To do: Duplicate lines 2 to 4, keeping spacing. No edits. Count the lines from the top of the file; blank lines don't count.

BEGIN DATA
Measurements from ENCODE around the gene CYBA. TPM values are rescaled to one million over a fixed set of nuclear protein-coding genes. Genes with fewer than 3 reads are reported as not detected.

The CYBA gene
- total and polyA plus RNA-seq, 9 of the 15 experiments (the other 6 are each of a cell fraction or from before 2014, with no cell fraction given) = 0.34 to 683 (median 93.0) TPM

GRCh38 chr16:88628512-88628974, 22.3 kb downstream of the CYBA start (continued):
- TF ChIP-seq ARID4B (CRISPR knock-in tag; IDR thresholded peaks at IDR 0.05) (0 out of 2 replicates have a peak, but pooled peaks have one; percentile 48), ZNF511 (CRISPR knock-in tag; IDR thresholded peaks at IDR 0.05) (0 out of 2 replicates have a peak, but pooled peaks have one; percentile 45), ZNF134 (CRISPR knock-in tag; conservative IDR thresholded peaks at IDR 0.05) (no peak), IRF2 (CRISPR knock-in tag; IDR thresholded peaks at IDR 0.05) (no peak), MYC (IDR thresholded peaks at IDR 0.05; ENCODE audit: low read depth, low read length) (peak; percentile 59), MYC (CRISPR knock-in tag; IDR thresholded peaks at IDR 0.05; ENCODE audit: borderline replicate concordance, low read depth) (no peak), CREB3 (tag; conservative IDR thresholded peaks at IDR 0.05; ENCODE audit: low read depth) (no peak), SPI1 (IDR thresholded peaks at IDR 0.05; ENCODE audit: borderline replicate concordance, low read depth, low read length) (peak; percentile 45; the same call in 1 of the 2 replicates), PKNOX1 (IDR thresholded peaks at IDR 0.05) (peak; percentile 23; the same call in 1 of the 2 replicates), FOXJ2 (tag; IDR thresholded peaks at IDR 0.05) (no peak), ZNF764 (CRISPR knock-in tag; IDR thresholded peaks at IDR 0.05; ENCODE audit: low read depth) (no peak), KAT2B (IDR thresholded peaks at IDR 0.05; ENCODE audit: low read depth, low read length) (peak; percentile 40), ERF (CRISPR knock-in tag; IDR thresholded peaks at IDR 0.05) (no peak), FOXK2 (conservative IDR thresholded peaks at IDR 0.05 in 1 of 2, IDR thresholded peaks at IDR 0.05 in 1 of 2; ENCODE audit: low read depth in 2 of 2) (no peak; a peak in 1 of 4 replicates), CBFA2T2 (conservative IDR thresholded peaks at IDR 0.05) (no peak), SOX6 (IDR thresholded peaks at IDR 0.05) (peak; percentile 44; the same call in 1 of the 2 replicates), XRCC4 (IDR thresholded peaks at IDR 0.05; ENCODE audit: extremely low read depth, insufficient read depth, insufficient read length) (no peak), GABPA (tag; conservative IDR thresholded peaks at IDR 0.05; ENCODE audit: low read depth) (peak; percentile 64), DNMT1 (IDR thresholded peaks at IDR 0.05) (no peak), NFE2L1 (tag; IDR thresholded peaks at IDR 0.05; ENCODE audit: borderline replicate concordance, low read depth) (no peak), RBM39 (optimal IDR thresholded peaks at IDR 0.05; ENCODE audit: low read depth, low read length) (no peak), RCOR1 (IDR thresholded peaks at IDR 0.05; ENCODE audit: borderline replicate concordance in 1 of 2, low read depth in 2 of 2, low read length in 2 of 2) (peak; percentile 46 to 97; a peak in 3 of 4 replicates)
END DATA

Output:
The CYBA gene
- total and polyA plus RNA-seq, 9 of the 15 experiments (the other 6 are each of a cell fraction or from before 2014, with no cell fraction given) = 0.34 to 683 (median 93.0) TPM

GRCh38 chr16:88628512-88628974, 22.3 kb downstream of the CYBA start (continued):